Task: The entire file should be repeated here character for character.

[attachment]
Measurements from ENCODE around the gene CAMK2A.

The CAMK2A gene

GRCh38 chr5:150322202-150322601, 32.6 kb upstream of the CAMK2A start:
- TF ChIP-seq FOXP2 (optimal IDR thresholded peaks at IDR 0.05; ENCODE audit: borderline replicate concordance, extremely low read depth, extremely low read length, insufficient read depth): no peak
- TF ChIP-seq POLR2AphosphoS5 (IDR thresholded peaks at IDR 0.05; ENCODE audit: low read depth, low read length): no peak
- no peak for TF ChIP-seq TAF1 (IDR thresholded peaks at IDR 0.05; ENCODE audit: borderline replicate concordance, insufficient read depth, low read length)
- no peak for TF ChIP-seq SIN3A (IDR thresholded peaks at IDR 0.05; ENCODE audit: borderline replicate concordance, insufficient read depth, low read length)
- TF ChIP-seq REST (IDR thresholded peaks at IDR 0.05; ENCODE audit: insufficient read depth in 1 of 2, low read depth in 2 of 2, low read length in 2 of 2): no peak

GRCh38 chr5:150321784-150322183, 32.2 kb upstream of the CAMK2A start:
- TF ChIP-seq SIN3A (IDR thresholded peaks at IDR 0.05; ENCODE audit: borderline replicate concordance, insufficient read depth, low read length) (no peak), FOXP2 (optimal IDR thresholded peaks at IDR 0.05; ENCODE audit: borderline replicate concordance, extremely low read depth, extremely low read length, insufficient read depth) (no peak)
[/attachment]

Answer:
Measurements from ENCODE around the gene CAMK2A.

The CAMK2A gene

GRCh38 chr5:150322202-150322601, 32.6 kb upstream of the CAMK2A start:
- TF ChIP-seq FOXP2 (optimal IDR thresholded peaks at IDR 0.05; ENCODE audit: borderline replicate concordance, extremely low read depth, extremely low read length, insufficient read depth): no peak
- TF ChIP-seq POLR2AphosphoS5 (IDR thresholded peaks at IDR 0.05; ENCODE audit: low read depth, low read length): no peak
- no peak for TF ChIP-seq TAF1 (IDR thresholded peaks at IDR 0.05; ENCODE audit: borderline replicate concordance, insufficient read depth, low read length)
- no peak for TF ChIP-seq SIN3A (IDR thresholded peaks at IDR 0.05; ENCODE audit: borderline replicate concordance, insufficient read depth, low read length)
- TF ChIP-seq REST (IDR thresholded peaks at IDR 0.05; ENCODE audit: insufficient read depth in 1 of 2, low read depth in 2 of 2, low read length in 2 of 2): no peak

GRCh38 chr5:150321784-150322183, 32.2 kb upstream of the CAMK2A start:
- TF ChIP-seq SIN3A (IDR thresholded peaks at IDR 0.05; ENCODE audit: borderline replicate concordance, insufficient read depth, low read length) (no peak), FOXP2 (optimal IDR thresholded peaks at IDR 0.05; ENCODE audit: borderline replicate concordance, extremely low read depth, extremely low read length, insufficient read depth) (no peak)